A kidney disease of unknown origin is sickening many men in Sri Lanka. Stanford researcher Shuchi Anand is working to understand it and to improve care.
This Stars of Stanford Medicine feature profiles Raga Ayyagari, who is finishing a master's degree in epidemiology and clinical research and plans to pursue a career in global public health.
Stanford researchers pinpointed boarding schools in rural regions of China's Sichuan province as key spots for intervention against a potentially-fatal tapeworm infection.
An app-based health training and triaging program spearheaded by Stanford's Ayesha Khan is now in use in India, and has led to the creation of village-based health workers.
Results from the Millennium Villages Project, an experimental effort to tackle poverty in Africa, are mixed, researchers say.
Stanford Medicine doctors have partnered with colleagues in Nigeria to improve cancer care with the goal of reducing inequities.
In the shadow of recent reports of chemical attacks in Syria, coordinators of Stanford's fledgling refugee project are working to help people in war-torn countries who are displaced and homeless.
Thousands of women in the East African country of Uganda suffer from rheumatic heart disease. Although pregnancy can lead to severe complications, a new study shows that many women are putting their health at risk in order to have children.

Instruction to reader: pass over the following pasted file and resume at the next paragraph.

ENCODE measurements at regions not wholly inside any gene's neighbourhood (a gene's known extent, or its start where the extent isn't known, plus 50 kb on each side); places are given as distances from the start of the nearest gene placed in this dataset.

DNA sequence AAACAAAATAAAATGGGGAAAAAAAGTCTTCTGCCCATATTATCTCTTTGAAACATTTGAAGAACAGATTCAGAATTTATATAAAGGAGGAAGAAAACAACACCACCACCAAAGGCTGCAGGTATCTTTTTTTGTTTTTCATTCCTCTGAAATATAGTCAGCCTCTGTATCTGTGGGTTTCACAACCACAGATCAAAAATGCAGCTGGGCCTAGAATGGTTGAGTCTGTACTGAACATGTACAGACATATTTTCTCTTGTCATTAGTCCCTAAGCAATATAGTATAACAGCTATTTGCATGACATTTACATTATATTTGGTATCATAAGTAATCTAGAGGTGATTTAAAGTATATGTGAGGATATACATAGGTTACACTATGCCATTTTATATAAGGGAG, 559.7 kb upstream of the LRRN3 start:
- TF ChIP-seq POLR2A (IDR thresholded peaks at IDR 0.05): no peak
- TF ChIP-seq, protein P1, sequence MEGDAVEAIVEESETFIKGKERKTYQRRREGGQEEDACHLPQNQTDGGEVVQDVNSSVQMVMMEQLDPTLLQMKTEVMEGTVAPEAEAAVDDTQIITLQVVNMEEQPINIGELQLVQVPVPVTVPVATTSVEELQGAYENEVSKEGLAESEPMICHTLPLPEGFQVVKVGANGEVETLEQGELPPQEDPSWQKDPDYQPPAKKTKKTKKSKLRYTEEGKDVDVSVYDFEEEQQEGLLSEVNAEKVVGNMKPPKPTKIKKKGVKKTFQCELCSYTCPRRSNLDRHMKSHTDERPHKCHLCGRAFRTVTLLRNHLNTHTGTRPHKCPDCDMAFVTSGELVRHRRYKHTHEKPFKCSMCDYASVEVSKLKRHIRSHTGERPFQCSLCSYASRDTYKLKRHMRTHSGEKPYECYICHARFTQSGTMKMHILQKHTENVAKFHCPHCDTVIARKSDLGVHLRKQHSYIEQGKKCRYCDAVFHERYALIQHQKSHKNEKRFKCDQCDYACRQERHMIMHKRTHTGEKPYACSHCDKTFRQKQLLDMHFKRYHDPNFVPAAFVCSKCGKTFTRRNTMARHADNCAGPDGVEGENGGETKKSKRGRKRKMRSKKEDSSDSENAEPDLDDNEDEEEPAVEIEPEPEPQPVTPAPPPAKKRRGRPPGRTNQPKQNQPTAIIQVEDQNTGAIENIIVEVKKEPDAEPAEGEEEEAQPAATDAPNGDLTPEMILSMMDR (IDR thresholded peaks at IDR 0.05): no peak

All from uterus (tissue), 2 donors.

Richard Horton, editor-in-chief of The Lancet medical journal, outlined his vision of planetary health in a talk at Stanford.
Tuberculosis is a major public health problem worldwide, yet most people lack access to quick, reliable testing. Now, chemists have found a solution.
Stanford surgeon Sherry Wren comments on the challenges of global surgery and gender differences in surgical care worldwide.
Improvements in water, sanitation and handwashing infrastructure improved health of malnourished children, but not growth after two years, study finds.
Stanford research suggests a new way to significantly curtail cases of schistosomiasis, one of the most common afflictions in the developing world.
The first Women Leaders in Global Health conference brought together more than 400 leaders from 68 countries to discuss how to achieve gender equity.
The inaugural Women Leaders in Global Health conference – held earlier this fall at Stanford – convened more than 400 men and women from 68 …
Children are all too often the casualties in armed conflict around the world. Save the Children International estimates more than 50,000 children in Yemen alone are expected …